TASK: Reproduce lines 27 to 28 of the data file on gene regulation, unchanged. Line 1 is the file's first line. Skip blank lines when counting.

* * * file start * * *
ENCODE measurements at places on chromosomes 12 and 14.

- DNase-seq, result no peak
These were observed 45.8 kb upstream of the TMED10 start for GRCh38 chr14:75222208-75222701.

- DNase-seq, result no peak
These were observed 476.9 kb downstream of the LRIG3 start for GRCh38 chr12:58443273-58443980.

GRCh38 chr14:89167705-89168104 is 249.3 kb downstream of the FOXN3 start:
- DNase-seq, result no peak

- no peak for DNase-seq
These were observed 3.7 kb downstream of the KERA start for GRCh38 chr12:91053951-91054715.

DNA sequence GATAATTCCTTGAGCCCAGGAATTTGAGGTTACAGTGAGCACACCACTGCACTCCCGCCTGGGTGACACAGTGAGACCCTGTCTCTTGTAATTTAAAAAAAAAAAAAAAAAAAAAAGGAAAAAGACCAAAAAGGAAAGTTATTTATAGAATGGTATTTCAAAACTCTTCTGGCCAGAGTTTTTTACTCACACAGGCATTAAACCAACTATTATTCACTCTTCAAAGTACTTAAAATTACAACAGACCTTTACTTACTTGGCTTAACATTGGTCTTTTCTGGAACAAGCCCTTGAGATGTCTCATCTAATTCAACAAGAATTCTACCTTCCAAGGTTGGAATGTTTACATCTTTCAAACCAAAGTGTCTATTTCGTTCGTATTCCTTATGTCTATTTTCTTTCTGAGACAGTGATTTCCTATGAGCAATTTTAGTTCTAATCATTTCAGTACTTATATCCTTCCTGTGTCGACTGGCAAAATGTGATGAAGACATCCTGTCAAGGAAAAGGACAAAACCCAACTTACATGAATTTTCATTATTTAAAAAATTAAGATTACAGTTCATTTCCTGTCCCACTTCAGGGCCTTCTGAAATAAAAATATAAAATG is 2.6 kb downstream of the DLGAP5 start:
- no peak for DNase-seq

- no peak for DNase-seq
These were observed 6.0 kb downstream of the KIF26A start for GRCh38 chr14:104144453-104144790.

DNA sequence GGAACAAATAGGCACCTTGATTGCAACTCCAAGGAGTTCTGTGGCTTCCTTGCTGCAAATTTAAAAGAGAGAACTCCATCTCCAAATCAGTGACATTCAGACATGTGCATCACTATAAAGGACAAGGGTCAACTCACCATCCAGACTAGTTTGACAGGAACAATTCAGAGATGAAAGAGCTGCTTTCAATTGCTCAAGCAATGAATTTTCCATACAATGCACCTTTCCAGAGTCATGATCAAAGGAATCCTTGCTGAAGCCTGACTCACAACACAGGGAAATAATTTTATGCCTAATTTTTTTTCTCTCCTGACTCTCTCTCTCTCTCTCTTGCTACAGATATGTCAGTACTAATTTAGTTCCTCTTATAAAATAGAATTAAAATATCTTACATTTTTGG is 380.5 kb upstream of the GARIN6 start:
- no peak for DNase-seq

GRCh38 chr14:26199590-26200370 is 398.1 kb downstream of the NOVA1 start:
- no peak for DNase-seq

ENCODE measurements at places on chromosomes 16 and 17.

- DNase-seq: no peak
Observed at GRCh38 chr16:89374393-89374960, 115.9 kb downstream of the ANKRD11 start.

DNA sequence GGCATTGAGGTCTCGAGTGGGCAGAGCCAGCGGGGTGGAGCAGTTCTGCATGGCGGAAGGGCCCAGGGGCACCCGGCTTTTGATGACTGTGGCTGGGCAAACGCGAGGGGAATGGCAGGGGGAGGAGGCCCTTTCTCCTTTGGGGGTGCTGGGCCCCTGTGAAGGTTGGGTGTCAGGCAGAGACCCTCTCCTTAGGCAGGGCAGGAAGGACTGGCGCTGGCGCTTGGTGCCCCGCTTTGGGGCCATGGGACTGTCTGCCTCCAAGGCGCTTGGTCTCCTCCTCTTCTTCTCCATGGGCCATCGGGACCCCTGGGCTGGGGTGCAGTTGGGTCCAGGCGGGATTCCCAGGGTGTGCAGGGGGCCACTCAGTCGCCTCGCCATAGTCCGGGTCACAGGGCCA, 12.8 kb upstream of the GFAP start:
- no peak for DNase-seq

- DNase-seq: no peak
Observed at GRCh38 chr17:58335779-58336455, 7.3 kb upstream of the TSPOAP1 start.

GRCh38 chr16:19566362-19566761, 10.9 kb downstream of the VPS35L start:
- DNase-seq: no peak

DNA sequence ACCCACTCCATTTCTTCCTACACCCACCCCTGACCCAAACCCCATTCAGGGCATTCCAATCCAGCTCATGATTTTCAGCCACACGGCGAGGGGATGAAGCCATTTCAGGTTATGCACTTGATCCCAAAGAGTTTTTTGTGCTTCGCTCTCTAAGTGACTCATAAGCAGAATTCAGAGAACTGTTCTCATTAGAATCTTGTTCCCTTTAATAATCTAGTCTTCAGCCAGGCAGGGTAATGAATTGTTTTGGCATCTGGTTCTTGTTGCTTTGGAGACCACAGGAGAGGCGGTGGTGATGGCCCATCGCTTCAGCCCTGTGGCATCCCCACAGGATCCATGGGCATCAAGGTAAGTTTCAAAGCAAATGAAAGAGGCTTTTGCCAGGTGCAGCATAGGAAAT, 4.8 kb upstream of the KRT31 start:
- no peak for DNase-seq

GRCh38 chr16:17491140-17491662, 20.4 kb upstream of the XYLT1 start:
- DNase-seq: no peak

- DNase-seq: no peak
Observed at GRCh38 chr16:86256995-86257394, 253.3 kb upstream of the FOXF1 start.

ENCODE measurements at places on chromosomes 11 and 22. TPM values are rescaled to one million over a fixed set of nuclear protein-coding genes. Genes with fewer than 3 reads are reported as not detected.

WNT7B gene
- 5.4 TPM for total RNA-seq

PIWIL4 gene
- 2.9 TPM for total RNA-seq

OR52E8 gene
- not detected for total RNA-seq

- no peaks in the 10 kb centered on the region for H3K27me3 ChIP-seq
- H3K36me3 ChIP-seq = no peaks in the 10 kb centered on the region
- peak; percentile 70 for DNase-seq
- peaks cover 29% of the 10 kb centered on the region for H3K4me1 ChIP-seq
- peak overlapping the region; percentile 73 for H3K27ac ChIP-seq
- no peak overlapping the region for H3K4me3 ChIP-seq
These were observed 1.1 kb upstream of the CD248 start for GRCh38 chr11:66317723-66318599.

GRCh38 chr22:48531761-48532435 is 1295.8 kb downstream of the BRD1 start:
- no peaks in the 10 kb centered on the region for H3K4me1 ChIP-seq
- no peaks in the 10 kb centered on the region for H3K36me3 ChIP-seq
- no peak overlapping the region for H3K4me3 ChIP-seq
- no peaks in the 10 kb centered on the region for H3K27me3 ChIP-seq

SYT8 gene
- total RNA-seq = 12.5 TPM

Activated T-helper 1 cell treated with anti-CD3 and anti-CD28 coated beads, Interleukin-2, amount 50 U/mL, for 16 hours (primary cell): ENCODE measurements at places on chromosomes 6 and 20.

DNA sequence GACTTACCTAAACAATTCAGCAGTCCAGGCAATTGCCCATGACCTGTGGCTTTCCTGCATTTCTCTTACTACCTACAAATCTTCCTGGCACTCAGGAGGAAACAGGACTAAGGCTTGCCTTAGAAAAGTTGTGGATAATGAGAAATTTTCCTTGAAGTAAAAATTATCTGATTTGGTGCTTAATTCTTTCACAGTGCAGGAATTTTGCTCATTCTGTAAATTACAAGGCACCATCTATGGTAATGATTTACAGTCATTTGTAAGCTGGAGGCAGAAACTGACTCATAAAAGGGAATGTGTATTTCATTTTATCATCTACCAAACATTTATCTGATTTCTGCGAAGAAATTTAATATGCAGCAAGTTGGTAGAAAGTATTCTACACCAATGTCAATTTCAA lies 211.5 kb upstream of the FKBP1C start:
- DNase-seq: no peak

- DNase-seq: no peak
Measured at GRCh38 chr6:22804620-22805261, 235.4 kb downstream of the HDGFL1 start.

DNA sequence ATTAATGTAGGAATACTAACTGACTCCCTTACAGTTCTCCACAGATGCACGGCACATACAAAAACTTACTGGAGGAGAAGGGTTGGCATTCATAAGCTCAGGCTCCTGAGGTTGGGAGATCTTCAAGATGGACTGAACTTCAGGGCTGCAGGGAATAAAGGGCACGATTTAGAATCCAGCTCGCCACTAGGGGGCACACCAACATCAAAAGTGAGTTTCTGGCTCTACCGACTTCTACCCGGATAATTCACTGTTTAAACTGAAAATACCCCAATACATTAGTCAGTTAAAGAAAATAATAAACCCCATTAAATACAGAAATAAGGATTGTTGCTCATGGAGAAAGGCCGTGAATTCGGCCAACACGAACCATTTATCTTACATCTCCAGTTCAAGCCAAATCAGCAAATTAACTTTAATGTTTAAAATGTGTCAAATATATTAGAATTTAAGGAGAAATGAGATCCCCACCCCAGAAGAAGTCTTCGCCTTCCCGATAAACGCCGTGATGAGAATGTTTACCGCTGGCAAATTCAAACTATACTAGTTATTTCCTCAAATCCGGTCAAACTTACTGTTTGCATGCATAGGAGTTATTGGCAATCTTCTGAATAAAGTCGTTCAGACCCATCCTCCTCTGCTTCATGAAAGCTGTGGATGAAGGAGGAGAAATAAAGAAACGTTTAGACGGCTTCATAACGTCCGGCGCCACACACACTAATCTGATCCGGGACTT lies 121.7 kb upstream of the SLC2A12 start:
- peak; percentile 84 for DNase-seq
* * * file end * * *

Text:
DNA sequence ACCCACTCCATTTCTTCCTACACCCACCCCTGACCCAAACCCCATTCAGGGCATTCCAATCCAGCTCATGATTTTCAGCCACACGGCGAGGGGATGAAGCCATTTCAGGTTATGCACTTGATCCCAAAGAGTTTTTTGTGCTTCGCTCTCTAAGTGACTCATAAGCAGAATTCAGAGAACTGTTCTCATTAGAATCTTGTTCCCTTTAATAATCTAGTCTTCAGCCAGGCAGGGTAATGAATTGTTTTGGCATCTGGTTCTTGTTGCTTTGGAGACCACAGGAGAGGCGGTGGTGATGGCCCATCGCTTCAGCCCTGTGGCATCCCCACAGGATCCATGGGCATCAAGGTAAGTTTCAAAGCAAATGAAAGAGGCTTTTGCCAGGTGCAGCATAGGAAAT, 4.8 kb upstream of the KRT31 start:
- no peak for DNase-seq